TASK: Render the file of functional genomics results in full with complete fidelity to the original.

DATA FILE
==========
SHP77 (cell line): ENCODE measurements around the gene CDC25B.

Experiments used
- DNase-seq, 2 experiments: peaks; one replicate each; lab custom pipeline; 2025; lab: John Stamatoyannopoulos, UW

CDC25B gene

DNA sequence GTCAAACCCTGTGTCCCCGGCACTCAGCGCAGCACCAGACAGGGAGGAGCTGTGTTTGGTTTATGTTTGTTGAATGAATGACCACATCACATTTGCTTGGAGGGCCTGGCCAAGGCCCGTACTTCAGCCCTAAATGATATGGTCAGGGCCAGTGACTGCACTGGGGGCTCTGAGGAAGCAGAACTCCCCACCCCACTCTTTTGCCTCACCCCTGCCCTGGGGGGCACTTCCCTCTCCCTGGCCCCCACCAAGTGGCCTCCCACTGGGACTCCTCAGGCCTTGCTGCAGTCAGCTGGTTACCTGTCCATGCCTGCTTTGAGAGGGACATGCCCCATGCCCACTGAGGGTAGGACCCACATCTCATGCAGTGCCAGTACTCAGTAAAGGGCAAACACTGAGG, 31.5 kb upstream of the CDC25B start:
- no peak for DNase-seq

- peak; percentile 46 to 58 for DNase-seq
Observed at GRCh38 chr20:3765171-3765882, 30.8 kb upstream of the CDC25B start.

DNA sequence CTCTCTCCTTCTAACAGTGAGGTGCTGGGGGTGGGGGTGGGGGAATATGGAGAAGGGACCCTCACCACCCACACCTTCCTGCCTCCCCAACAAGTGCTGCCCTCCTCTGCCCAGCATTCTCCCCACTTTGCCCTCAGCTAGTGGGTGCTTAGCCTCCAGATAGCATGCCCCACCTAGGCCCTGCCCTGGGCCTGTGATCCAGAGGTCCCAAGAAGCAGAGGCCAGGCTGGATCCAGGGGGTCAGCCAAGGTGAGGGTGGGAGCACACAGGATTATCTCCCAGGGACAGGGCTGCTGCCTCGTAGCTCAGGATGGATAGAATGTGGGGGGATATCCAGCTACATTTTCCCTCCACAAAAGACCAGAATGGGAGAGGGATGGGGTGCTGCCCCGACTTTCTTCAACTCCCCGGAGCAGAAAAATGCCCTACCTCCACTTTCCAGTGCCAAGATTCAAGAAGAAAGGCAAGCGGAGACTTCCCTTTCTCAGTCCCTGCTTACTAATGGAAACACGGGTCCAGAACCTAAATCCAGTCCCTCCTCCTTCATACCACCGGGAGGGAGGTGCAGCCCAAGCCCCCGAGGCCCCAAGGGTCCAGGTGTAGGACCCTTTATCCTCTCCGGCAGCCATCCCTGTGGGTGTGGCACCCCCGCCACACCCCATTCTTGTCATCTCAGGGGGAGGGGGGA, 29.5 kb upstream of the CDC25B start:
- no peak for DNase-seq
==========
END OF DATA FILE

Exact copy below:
SHP77 (cell line): ENCODE measurements around the gene CDC25B.

Experiments used
- DNase-seq, 2 experiments: peaks; one replicate each; lab custom pipeline; 2025; lab: John Stamatoyannopoulos, UW

CDC25B gene

DNA sequence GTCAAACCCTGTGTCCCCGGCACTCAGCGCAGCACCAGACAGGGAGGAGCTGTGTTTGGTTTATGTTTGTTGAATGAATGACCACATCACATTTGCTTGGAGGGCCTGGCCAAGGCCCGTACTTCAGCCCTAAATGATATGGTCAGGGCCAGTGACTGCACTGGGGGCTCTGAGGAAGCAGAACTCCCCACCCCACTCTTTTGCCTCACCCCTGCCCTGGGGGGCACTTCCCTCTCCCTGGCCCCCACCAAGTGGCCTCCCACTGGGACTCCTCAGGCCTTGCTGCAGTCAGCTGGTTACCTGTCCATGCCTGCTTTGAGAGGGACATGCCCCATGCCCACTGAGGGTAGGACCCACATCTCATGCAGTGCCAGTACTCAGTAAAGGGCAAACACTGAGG, 31.5 kb upstream of the CDC25B start:
- no peak for DNase-seq

- peak; percentile 46 to 58 for DNase-seq
Observed at GRCh38 chr20:3765171-3765882, 30.8 kb upstream of the CDC25B start.

DNA sequence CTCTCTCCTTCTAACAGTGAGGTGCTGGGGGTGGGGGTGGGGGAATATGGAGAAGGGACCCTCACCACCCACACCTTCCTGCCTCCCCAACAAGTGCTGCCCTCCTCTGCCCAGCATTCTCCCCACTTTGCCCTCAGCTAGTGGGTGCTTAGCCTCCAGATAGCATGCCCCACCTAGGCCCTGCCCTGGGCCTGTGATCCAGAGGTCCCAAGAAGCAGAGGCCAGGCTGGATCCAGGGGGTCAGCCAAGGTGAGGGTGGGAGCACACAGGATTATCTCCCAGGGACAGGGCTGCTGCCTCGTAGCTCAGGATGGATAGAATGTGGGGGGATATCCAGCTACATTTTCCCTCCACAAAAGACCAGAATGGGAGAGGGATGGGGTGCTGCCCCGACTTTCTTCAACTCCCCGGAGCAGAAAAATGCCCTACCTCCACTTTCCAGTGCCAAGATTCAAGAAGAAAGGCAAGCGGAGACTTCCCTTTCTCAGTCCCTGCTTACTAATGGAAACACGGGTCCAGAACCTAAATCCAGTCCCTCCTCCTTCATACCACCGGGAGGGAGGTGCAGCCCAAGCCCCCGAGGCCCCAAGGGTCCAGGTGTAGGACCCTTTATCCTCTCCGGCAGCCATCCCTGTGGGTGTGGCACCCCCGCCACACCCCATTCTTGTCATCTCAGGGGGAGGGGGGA, 29.5 kb upstream of the CDC25B start:
- no peak for DNase-seq